But, would the following sentence be correct? My goal was to use an appositive construction with one of MGMAT's SANAM pronouns.

[Appositive Phrase] Jane, John, and Joe were fired, all of the terrible workers.

Thanks!
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Re: I want to know what are Subgroup modifiers, how they [#permalink]

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24 Aug 2015, 09:59
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Expert's post
sourpatch wrote:
Hi Mike, thank you so much for your explanation. I had one follow-up question related to your response.

I now understand that there are a few options to deal with these types of modifiers. I've listed a few below:

[Absolute Phrase] Jane, John, and Joe were fired, all of them being terrible workers.
[Relative Pronoun] Jane, John, and Joe were fired, all of whom were terrible workers.
[Conjunction] Jane, John, and Joe were fired, because all of them were terrible workers.

But, would the following sentence be correct? My goal was to use an appositive construction with one of MGMAT's SANAM pronouns.

[Appositive Phrase] Jane, John, and Joe were fired, all of the terrible workers.

Thanks!

Dear sourpatch,
I'm happy to respond. My friend, I am going to caution you against creating your own example sentences, as none of these sentence are particularly GMAT-like. It's much better if you can find example sentence in context in sophisticated reading.

1) For the Absolute Phrase
Jane, John, and Joe were fired, all of them being terrible workers.
The word "being" sounds awkward. A more sophisticated way to say this would be
Jane, John, and Joe were fired, all of them terrible workers.
In fact, instead of the comma after "fired", I could imagine a writing using an em-dash. This gets into very sophisticated punctuation issues, well beyond the GMAT.

2) For the Appositive Phrase
Your sentence sounds awkward. Also, notice that in this fourth sentence you changed the meaning from the first three. In the first three, these three workers were all terrible, but it left open the question whether there were also other terrible workers. In the fourth, it's clear that those three are the only three terrible workers, a very different meaning.
With the first meaning, I would say:
Jane, John, and Joe---all terrible workers---were fired.
Setting off the appositive with em-dashes feels more natural. For the second meaning, I would say:
All of the terrible workers---Jane, John, and Joe---were fired.

Your examples with the Relative Pronoun and with the Subordinate Conjunction are fine.

Does all this make sense?
Mike
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Re: I want to know what are Subgroup modifiers, how they [#permalink]

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24 Aug 2015, 10:25
mikemcgarry wrote:
sourpatch wrote:
Hi Mike, thank you so much for your explanation. I had one follow-up question related to your response.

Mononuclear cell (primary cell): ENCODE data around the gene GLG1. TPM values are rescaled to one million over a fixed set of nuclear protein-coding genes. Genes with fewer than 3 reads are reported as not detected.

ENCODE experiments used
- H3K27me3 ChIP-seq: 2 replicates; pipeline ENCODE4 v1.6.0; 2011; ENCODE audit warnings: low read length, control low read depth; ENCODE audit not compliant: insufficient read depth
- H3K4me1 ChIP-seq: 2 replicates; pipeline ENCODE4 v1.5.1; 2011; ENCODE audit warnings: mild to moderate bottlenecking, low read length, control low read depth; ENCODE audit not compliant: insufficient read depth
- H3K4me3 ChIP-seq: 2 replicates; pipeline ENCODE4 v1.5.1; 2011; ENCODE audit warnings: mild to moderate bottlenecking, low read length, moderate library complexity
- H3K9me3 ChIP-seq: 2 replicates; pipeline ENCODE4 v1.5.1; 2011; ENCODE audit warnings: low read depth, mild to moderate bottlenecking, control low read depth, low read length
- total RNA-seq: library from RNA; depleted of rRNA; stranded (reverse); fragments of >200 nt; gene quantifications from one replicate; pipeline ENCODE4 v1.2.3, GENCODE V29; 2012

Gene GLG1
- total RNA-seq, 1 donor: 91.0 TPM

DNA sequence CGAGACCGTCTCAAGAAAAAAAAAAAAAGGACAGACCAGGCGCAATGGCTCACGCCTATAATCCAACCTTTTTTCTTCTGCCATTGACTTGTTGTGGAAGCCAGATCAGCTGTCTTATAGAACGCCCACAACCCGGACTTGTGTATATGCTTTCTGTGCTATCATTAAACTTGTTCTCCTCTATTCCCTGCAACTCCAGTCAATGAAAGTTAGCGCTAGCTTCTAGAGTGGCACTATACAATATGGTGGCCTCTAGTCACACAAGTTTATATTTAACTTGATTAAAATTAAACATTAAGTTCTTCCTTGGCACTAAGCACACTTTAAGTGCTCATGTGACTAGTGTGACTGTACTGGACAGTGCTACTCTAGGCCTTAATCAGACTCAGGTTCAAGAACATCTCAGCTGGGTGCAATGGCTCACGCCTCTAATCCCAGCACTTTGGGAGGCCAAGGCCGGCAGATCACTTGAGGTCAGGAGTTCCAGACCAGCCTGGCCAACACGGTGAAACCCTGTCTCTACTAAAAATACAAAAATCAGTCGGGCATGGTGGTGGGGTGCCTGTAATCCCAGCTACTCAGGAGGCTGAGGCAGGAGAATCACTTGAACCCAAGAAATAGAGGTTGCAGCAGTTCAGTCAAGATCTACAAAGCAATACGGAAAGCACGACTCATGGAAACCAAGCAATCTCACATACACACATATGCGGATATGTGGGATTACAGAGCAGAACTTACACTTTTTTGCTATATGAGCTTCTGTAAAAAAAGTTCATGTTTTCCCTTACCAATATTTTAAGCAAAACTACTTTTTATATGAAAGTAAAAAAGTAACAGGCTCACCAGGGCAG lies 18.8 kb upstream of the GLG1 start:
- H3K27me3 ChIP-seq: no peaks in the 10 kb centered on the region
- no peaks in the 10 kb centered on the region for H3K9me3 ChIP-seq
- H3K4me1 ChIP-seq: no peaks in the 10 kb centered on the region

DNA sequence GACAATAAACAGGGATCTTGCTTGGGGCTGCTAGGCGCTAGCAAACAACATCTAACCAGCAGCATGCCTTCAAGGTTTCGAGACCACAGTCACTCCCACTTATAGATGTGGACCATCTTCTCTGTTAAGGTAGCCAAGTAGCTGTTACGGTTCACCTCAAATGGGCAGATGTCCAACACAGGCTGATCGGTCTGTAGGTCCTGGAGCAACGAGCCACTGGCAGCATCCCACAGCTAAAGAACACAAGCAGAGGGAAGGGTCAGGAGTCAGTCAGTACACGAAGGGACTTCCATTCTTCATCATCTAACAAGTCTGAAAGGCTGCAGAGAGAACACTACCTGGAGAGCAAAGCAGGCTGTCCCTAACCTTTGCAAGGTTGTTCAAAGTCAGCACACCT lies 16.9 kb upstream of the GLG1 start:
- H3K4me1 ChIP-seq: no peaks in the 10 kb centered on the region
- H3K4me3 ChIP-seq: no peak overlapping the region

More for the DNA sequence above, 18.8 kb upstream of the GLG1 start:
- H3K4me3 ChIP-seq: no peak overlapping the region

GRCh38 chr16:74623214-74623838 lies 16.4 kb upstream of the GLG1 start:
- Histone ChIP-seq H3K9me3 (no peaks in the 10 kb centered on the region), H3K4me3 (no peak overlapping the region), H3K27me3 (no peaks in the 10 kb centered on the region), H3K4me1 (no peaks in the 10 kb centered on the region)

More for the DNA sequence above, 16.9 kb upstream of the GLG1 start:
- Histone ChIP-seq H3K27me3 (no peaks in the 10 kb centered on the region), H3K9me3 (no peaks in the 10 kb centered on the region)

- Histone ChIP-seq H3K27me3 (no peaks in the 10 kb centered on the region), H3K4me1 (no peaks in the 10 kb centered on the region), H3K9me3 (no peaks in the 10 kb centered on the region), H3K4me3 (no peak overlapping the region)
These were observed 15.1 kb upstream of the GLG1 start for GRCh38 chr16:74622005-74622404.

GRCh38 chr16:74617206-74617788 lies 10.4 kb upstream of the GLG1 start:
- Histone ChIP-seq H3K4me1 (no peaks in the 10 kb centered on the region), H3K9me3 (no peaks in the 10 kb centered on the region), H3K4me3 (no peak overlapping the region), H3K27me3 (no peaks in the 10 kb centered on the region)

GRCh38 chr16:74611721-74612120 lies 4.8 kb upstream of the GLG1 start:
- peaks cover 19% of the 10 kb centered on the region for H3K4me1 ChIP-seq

I now understand that there are a few options to deal with these types of modifiers. I've listed a few below:

[Absolute Phrase] Jane, John, and Joe were fired, all of them being terrible workers.
[Relative Pronoun] Jane, John, and Joe were fired, all of whom were terrible workers.
[Conjunction] Jane, John, and Joe were fired, because all of them were terrible workers.

But, would the following sentence be correct? My goal was to use an appositive construction with one of MGMAT's SANAM pronouns.

[Appositive Phrase] Jane, John, and Joe were fired, all of the terrible workers.

Thanks!

Dear sourpatch,
I'm happy to respond. My friend, I am going to caution you against creating your own example sentences, as none of these sentence are particularly GMAT-like. It's much better if you can find example sentence in context in sophisticated reading.

1) For the Absolute Phrase
Jane, John, and Joe were fired, all of them being terrible workers.
The word "being" sounds awkward. A more sophisticated way to say this would be
Jane, John, and Joe were fired, all of them terrible workers.
In fact, instead of the comma after "fired", I could imagine a writing using an em-dash. This gets into very sophisticated punctuation issues, well beyond the GMAT.

2) For the Appositive Phrase
Your sentence sounds awkward. Also, notice that in this fourth sentence you changed the meaning from the first three. In the first three, these three workers were all terrible, but it left open the question whether there were also other terrible workers. In the fourth, it's clear that those three are the only three terrible workers, a very different meaning.
With the first meaning, I would say:
Jane, John, and Joe---all terrible workers---were fired.
Setting off the appositive with em-dashes feels more natural. For the second meaning, I would say:
All of the terrible workers---Jane, John, and Joe---were fired.

Your examples with the Relative Pronoun and with the Subordinate Conjunction are fine.

Does all this make sense?
Mike

Thanks, Mike. That makes sense! I appreciate your response.
Re: I want to know what are Subgroup modifiers, how they   [#permalink] 24 Aug 2015, 10:25